IT WAS ‘different’. But how different a flute recital can be? However, those present at the closing ceremony of ‘Purvrang’ series at Bharat Bhavan on Sunday will agree that it is the only way to describe flute recital by noted artiste Virendra Kore for the second time in succession after his much lauded performance on the inaugural day on Saturday.
Kore’s recitation theme was based on the various tonal qualities emanating from the flute in different dialects and languages all over the country ranging from Punjab in the North to Chattisgarh in Central India to Karnataka in the South. He also performed to many Hindi film numbers that had an Indian classical touch to its core.
Kore kicked of his rendition with popular number ‘Sawre Ki Bansi Pukare Radha Naam’ as a tribute to the cosmic flutist Krishna.
This was seconded by other flute presentations attuned to Bundelkhandi and Rajasthani folk music tempered with the notes of the ‘Algoza’. Kore exhaled tremendous lungpower while blowing out those rustic and countryside progressions that almost took the audience to a different world enabling them to relive the beauty of our rich cultural heritage spread across the village environs.
The recital in this segment was captivating enough to bind the listeners to their seats thus yearning for more creativity and innovation.
But the highlight of the evening was an extremely funny exercise that Kore did with his flute to voice out the chirpings of varied birds, especially the cuckoo, when it would hum the song ‘Tum to Thahre Pardesi, Saath Kya Nibhaoge’.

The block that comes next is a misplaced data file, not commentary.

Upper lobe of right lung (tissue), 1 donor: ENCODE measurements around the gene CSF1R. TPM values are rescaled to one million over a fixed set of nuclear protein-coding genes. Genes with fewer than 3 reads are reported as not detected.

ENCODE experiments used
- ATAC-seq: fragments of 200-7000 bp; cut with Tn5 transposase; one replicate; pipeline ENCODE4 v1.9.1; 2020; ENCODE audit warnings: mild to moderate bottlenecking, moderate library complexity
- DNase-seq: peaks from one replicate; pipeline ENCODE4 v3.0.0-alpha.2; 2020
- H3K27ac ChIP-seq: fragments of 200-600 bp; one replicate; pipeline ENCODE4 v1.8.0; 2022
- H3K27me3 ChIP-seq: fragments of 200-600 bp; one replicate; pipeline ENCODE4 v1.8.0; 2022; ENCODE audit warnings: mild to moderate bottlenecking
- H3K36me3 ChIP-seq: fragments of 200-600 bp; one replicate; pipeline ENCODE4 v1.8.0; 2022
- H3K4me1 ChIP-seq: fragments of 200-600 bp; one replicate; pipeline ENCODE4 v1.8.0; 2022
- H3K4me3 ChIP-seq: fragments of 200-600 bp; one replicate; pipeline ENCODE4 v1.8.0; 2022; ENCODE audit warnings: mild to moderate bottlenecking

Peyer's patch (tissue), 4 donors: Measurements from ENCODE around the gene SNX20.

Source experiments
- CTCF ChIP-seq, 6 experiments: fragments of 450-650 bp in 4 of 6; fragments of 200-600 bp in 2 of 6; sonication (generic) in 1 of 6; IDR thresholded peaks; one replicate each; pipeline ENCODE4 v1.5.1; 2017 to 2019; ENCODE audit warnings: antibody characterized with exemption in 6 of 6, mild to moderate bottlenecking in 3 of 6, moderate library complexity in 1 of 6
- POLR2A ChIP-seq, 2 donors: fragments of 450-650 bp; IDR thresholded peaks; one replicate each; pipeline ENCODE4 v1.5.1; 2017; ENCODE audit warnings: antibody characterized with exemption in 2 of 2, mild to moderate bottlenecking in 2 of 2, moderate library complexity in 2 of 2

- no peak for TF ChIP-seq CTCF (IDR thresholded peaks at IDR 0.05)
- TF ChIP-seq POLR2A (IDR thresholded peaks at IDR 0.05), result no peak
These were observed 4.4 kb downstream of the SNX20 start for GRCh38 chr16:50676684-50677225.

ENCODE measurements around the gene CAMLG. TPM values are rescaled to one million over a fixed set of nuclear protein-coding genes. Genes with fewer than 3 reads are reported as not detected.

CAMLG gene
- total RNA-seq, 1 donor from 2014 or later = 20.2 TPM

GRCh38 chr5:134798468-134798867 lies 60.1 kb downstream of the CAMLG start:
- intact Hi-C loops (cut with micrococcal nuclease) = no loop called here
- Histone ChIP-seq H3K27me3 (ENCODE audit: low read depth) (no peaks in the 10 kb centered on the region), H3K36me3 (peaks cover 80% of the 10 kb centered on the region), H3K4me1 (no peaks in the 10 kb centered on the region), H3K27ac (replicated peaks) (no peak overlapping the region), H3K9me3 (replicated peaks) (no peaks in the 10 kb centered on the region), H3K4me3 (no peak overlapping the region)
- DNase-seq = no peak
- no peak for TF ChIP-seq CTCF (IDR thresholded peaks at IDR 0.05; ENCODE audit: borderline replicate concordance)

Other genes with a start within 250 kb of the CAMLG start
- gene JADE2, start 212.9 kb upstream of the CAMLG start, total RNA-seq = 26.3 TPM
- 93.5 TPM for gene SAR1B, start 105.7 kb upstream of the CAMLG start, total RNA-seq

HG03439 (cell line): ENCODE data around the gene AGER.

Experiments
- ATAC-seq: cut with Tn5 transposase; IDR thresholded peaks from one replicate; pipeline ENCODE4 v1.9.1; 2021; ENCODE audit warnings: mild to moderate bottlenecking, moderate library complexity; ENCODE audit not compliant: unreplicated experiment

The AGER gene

Entertaining sounds of an aero landing, watchman’s whistle, siren of an ambulance as well a police van followed to send the listeners into an uproar. And all this when Kore simply used the mouthpiece of a Japanese flute to effectively tickle the funny bones of the listeners. He also engaged the addressees by spelling out some old popular Hindi film songs (‘Bujh Mera Kya Naam Re, Badi Lambi Judaai’).
Earlier in the evening, he also recited his own creation his, a poetic narrative based on a lighthearted fight between two friends. Speaking to Hindustan Times on his unique recital, Kore said the main aim of this presentation was to share his creativity with the audience while educating them with the various tonal qualities practiced all over the country on the same instrument.
“I wanted to directly connect with every layman sitting in the hall. And if I can playfully address his musical instinct without dwelling on serious ragas, he will be able to relish it more.
But this does not in any way demean the instruments’ importance, its grave sanctity as well as the legends associated with the same”, he said. MooliChand Tirraiya and Ajay Dube accompanied him on the tabla and the synthesizer respectively.